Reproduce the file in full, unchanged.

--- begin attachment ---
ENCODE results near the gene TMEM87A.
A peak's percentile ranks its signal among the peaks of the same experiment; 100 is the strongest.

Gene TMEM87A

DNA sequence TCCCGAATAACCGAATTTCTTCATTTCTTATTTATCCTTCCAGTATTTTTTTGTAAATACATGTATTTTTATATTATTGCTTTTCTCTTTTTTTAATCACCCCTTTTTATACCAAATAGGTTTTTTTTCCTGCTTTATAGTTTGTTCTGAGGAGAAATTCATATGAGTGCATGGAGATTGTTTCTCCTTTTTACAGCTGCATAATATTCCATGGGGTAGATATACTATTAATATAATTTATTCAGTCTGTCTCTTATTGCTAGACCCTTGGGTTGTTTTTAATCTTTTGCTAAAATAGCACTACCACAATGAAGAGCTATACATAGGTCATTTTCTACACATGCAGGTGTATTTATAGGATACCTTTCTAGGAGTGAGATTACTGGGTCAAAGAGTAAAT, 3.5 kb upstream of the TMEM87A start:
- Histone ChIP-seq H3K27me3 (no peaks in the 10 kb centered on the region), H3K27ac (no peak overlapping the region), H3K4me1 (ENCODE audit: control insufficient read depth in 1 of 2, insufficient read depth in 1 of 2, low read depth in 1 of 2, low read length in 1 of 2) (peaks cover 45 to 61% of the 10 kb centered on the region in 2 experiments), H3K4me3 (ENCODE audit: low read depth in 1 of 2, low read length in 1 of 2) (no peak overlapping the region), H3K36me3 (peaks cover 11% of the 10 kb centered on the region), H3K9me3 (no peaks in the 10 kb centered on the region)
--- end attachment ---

ENCODE results near the gene TMEM87A.
A peak's percentile ranks its signal among the peaks of the same experiment; 100 is the strongest.

Gene TMEM87A

DNA sequence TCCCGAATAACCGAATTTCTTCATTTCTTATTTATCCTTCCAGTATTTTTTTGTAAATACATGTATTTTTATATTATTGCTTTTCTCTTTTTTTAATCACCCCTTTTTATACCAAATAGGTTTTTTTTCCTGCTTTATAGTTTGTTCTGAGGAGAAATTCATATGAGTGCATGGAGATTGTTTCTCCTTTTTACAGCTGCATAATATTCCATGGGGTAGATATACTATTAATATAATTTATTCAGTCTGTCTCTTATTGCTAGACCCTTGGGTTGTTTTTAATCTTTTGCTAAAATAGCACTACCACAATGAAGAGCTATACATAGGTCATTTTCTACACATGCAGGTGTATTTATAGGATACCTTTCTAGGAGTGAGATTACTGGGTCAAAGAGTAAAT, 3.5 kb upstream of the TMEM87A start:
- Histone ChIP-seq H3K27me3 (no peaks in the 10 kb centered on the region), H3K27ac (no peak overlapping the region), H3K4me1 (ENCODE audit: control insufficient read depth in 1 of 2, insufficient read depth in 1 of 2, low read depth in 1 of 2, low read length in 1 of 2) (peaks cover 45 to 61% of the 10 kb centered on the region in 2 experiments), H3K4me3 (ENCODE audit: low read depth in 1 of 2, low read length in 1 of 2) (no peak overlapping the region), H3K36me3 (peaks cover 11% of the 10 kb centered on the region), H3K9me3 (no peaks in the 10 kb centered on the region)